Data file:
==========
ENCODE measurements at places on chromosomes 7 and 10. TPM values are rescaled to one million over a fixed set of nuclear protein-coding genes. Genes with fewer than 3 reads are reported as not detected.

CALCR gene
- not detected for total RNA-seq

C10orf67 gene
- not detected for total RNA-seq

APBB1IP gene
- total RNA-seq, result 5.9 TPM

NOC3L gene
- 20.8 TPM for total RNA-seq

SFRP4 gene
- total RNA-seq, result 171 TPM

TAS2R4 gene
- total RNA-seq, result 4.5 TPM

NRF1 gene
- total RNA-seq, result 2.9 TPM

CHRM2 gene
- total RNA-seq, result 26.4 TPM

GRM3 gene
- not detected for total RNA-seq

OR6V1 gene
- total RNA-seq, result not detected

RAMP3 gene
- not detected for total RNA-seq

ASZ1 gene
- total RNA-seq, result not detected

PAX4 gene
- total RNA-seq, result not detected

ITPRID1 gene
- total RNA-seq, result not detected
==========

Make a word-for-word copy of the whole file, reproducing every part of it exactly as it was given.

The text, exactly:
ENCODE measurements at places on chromosomes 7 and 10. TPM values are rescaled to one million over a fixed set of nuclear protein-coding genes. Genes with fewer than 3 reads are reported as not detected.

CALCR gene
- not detected for total RNA-seq

C10orf67 gene
- not detected for total RNA-seq

APBB1IP gene
- total RNA-seq, result 5.9 TPM

NOC3L gene
- 20.8 TPM for total RNA-seq

SFRP4 gene
- total RNA-seq, result 171 TPM

TAS2R4 gene
- total RNA-seq, result 4.5 TPM

NRF1 gene
- total RNA-seq, result 2.9 TPM

CHRM2 gene
- total RNA-seq, result 26.4 TPM

GRM3 gene
- not detected for total RNA-seq

OR6V1 gene
- total RNA-seq, result not detected

RAMP3 gene
- not detected for total RNA-seq

ASZ1 gene
- total RNA-seq, result not detected

PAX4 gene
- total RNA-seq, result not detected

ITPRID1 gene
- total RNA-seq, result not detected